Tag Archives: players

Precious

A good-for-nothing man is an evil-doer; he goes on his way causing trouble with false words…” (Prov. 6: 12).

Baby girl, you are so precious.  You are so precious, you don’t even know.  Your Mama and I loved you from the moment she brought you into this world.  Even before that.  Your Daddy left early on, but we loved you just the same.

We rocked you, walked the floors with you when you were teething, saw you take your first step.  We cooked for you, we mended your clothes.  We saw you on the bus that first day of school.  You were so pretty, your hair all done up in ribbons.  Maybe you can’t remember, but I do.

You and I, we lost your Mama to hard work, then no work, then those devil drugs.  You must have asked me a million times where she was, on those nights she didn’t come home to us.  But she loved you.  She tried her best.  It just wasn’t enough in this cruel world.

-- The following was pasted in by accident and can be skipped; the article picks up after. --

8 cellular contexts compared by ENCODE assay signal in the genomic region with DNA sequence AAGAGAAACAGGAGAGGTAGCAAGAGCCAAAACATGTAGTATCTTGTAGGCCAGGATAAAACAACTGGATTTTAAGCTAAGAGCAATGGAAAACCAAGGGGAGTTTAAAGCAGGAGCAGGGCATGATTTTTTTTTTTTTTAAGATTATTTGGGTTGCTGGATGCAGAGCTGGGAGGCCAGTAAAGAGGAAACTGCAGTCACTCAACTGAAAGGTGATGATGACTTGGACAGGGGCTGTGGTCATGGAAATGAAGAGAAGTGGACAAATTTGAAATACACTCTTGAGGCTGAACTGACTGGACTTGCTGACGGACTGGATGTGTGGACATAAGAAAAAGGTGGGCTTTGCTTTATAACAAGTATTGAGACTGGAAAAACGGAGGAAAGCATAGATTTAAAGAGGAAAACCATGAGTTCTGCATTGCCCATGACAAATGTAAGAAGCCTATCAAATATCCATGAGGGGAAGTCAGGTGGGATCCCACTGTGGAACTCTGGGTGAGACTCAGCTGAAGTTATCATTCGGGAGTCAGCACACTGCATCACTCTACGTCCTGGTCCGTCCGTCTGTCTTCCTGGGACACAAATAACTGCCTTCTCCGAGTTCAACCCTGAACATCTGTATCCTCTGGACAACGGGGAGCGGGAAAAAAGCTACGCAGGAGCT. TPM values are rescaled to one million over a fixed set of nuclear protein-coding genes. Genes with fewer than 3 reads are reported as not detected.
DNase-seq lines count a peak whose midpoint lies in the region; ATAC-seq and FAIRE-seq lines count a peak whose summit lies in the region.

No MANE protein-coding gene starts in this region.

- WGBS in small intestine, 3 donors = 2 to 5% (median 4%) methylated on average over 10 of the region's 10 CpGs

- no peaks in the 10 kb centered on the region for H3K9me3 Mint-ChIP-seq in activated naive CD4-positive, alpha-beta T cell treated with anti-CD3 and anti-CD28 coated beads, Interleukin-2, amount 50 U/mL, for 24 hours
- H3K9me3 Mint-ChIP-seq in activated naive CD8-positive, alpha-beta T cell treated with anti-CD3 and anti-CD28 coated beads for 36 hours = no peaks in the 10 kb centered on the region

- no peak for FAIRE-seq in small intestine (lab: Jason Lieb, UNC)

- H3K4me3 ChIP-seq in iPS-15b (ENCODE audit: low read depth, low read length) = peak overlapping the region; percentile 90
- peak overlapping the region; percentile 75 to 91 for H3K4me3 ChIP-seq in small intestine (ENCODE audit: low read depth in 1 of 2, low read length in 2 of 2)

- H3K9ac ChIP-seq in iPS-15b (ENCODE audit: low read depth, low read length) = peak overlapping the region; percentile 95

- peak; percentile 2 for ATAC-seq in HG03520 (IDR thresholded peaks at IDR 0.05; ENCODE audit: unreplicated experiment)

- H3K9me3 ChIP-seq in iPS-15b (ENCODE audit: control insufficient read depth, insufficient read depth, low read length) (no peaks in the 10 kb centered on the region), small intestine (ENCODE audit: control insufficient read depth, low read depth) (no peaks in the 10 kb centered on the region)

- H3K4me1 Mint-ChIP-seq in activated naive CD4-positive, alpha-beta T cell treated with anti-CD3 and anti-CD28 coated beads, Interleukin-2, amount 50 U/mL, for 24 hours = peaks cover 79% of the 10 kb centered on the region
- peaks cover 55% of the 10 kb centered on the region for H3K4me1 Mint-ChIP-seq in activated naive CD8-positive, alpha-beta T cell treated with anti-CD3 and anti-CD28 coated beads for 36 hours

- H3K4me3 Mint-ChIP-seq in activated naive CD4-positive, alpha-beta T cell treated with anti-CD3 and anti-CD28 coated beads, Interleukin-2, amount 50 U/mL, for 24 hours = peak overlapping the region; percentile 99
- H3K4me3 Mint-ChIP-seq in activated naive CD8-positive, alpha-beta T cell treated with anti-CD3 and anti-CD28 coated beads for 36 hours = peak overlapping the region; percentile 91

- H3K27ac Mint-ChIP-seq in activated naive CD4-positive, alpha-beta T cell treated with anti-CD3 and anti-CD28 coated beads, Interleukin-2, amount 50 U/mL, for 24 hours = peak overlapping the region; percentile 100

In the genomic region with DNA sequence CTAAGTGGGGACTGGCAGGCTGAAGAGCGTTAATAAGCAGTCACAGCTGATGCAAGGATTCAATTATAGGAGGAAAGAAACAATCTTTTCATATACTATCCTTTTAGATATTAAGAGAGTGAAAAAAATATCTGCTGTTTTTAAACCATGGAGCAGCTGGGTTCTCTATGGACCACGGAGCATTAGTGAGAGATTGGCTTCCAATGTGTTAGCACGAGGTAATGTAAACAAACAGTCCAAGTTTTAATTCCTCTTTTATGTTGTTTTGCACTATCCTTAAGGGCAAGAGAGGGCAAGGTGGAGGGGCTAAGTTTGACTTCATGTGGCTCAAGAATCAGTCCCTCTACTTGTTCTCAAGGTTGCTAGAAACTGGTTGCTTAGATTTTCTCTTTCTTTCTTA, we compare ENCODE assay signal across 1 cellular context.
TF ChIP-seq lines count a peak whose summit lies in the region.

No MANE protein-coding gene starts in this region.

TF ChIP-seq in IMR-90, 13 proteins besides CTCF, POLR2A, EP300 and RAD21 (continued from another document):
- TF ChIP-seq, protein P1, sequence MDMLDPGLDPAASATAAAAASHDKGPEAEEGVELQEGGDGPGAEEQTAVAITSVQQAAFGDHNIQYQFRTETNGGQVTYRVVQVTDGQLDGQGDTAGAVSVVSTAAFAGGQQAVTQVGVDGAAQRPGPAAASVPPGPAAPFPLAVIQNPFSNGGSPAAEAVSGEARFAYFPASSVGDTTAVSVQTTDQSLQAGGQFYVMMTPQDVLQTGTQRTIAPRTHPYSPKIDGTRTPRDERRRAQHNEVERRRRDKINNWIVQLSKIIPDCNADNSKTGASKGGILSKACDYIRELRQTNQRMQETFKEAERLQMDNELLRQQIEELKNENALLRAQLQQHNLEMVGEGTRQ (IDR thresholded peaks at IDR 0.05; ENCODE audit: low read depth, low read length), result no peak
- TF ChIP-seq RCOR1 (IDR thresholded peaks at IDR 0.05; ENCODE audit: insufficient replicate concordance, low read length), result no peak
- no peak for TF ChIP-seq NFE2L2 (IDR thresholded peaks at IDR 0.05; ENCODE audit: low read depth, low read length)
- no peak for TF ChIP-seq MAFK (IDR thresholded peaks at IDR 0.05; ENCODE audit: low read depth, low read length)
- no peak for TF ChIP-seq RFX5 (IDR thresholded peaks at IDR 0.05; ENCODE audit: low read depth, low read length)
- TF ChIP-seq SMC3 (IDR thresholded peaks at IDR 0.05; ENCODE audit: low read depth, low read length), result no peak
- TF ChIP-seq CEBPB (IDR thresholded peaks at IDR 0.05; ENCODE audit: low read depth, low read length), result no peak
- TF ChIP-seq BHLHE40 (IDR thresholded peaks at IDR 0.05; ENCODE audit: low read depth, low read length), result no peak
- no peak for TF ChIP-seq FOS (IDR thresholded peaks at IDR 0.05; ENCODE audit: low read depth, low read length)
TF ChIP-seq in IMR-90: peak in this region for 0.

Your Mama tried to help you with your lessons, in the beginning, taught you one and one makes two.  Do you remember that?  It was just that the lessons she had to learn were harder – lessons about hard men, and the hard road a woman faces alone.

Now you want to run after this man!  This good-for-nothing man?!  You think he’s going to give you something you don’t already have?  He doesn’t want to give.  All he wants to do is take from you.  Take your hips, take your fresh young face, take your smile.  But you believe his promises, promises as empty as noise.